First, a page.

Field Notes #1 - 23/08/2021
We’ve said it before, but we cannot emphasize it enough: You cannot buy - nor grow - good food until you can first identify good food. And good food can only come from good soil.
What better way to kick off the week than by visiting our first pilot project, Noah’s Forest located in Ta Kwu Ling, to discover and measure up some good soil. The one and only Ms Josephine Mak, founder of Homeland Green, regenerative agriculture educator and soil health expert took us to her classroom (the piece of land that is) and together with four Homeland Green volunteers and two farmers, we listened in awe to what Ms Josephine had to say. She helped us see right through the ocean of misinformation put out by e.g. food manufacturers, informed us about the way forward and the simple processes of testing soils and crops. Yes, YOU can test your own (supermarket/wet market) fruits and vegetables yourself with one simple tool, a Brix Refractometer. But before you rush to get your hands on a Brix Refractometer, let’s first discuss how to identify good soil.
The first tool that was whipped out was the penetrometer, a soil compaction tester. Unfavorable soil compaction is a serious concern for many farmers and could easily reduce crop yields by 10 percent and can lead to water and soil quality degradation. We tested the soil compaction by sticking a stainless steel cone with a driving shaft and a pressure gauge into the soil, in order to somewhat imitate the route roots can take to develop deep into the soil. For this particular piece of land, we were able to push the penetrometer all the way into the soil, meaning roots can grow very deep and strong, and water can easily be absorbed. Ms Josephine said for some organic farms, the steel cone only goes in ⅓ of the way, meaning the soil at that point gets compacted, the roots cannot grow deeper and will turn sideways, negatively affecting the quality of the crop.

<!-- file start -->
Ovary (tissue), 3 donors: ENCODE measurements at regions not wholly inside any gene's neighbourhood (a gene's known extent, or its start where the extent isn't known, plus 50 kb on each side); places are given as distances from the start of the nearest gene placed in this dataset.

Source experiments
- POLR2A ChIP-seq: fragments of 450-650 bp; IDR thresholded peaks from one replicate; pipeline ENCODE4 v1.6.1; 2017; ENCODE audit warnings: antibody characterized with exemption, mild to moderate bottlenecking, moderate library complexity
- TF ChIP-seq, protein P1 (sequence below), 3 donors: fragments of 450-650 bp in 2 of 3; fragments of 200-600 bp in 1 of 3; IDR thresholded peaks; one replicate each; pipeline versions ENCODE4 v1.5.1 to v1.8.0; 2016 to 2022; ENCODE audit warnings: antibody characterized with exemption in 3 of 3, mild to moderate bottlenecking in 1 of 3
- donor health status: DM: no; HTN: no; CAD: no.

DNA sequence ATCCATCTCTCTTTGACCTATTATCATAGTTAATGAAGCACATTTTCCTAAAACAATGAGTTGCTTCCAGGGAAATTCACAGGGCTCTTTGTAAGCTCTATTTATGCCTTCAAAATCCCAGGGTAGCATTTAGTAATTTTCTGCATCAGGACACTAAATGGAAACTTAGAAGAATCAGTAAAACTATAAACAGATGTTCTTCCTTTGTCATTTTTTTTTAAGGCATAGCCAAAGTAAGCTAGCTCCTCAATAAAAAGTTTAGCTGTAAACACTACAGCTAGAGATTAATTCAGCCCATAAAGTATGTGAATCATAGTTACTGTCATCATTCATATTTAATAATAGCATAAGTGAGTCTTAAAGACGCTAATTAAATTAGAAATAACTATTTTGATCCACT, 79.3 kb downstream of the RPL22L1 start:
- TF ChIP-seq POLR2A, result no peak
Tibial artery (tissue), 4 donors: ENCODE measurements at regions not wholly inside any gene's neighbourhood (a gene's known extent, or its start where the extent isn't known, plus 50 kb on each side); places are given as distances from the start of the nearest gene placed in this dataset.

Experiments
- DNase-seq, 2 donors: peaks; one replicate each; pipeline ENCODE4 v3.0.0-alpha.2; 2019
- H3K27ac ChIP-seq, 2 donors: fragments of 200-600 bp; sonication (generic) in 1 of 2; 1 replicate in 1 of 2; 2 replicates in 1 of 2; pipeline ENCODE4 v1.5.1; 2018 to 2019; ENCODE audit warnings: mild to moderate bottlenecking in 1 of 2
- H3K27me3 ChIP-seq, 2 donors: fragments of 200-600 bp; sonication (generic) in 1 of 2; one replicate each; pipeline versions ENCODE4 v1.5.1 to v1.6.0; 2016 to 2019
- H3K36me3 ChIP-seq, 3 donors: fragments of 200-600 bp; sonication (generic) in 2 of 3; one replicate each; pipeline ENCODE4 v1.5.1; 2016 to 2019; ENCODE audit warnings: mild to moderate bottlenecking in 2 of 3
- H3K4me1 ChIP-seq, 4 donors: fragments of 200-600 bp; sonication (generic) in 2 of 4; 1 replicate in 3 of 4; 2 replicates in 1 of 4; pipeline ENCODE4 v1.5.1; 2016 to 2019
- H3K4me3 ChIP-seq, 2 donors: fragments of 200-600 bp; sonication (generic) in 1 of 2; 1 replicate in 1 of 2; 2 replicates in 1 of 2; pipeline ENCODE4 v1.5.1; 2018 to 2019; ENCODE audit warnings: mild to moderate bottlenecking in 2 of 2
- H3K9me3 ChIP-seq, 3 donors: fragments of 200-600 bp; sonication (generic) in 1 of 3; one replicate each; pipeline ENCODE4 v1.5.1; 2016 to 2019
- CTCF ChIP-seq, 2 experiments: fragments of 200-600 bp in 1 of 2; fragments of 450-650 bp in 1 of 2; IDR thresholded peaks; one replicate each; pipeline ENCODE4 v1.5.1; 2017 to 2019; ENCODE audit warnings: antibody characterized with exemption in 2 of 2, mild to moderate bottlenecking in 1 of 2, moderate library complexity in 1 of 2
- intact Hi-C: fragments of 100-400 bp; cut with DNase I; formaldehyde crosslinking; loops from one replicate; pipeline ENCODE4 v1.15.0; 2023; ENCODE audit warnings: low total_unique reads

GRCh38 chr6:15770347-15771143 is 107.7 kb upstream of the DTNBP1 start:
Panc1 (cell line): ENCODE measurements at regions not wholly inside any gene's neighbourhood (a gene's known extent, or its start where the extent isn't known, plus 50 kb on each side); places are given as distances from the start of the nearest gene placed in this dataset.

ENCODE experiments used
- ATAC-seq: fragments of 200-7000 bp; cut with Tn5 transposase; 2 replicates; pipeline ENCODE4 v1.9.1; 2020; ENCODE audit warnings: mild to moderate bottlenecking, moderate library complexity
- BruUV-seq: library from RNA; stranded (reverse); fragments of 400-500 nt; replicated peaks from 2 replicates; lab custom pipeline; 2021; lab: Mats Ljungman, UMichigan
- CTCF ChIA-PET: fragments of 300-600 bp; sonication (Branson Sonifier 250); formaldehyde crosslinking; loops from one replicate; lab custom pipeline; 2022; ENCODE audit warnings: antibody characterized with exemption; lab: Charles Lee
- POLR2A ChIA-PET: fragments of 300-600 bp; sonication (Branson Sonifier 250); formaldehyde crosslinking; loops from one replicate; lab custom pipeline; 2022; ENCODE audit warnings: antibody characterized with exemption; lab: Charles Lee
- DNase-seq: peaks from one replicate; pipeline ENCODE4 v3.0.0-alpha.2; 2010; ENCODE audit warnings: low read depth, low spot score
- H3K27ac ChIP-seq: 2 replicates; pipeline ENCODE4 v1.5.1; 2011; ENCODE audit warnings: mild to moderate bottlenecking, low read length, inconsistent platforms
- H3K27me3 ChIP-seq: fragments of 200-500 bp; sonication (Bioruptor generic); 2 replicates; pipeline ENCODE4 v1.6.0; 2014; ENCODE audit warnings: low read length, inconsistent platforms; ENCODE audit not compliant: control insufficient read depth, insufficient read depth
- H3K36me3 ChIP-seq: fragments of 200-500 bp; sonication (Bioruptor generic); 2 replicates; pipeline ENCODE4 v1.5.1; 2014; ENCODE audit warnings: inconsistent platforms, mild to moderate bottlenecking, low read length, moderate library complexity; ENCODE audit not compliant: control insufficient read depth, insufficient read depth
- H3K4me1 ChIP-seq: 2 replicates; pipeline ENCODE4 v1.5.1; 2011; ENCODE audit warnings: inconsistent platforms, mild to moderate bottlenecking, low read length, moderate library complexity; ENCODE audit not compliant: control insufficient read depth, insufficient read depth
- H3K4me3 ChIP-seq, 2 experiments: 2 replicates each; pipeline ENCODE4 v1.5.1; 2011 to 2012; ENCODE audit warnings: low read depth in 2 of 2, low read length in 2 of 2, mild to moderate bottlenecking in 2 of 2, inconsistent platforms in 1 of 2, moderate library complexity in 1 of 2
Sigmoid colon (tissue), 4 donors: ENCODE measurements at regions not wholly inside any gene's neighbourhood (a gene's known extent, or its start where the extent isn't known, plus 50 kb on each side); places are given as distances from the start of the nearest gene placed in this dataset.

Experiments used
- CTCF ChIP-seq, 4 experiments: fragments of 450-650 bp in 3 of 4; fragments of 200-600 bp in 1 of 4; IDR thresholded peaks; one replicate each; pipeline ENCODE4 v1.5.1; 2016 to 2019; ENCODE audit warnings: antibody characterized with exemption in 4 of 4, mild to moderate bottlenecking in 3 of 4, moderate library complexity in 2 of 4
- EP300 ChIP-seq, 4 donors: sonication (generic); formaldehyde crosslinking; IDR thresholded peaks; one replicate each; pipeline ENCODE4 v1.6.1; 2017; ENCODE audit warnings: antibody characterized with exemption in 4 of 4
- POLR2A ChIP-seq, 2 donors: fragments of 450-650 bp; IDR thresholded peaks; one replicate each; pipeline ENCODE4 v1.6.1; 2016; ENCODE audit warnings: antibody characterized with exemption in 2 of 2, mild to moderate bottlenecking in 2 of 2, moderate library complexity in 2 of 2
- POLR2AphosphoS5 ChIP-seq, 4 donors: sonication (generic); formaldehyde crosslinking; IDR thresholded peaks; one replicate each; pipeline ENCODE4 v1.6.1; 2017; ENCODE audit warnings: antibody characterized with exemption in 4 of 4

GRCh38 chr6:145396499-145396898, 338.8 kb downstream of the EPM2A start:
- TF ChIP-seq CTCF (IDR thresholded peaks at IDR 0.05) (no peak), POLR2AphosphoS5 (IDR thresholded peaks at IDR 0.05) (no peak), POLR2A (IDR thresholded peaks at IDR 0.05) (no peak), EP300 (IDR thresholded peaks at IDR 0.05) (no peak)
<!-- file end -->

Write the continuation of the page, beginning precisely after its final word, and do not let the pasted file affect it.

For the second measurement, you’d need a good pair of eyes. Remove any weeds and expose a patch of soil (20x20cm) and start counting the amount of living things you observe. It would be acceptable if you find more than five different species. We found a spider, two different earthworms, many ants, a small cockroach, and some other, to us, unidentifiable living things, which means we passed the test of >5. For test #3, we used a tubular soil sampler to extract about 30 centimeters of soil from about 20-50 centimeters deep. Even this deep down we were able to identify the decay of the leaves and roots that have become organic matter over the years and its carbon sequestration potential (high).
The MicroBIOMETER & Brix Refractometer
Next up was the MicroBIOMETER, a method of estimating the (microbial) biomass of soil bacteria and protozoa so that the user can quantify the natural fertility of the soil and the compost. After collecting and sifting moist soil from near the plant root zone, water and extraction powder is added so that we can use a small mixer to quickly dissolve this into a nice mini-smoothie.
This was then transferred to a piece of paper and while that had to sit for 20 minutes, we moved on to the Brix Refractometer! We took some leaves from the weeds, put it in a garlic press and placed the extracted drops right onto the Brix Meter. Brix is a measure of the percent solids in a given weight of plant juice, this is a combination of sucrose, fructose, vitamins, minerals, amino acids, proteins, hormones and other solids. Brix varies directly with the plant’s quality. A poor, sour tasting grape from degraded soil can test <8 Brix. But a delicious, juicy grape grown on a regenerative agricultural piece of land can test >24 Brix.
What more do you want? Directly measure the quality and taste of what you’re buying at the point of sale. A higher Brix measurement also means the higher the efficiency of photosynthesis and thus having a higher potential to sequester carbon into the soil. Our poor weeds only tested about 5 Brix, so we do not recommend eating them or even using them alone to sequester carbon...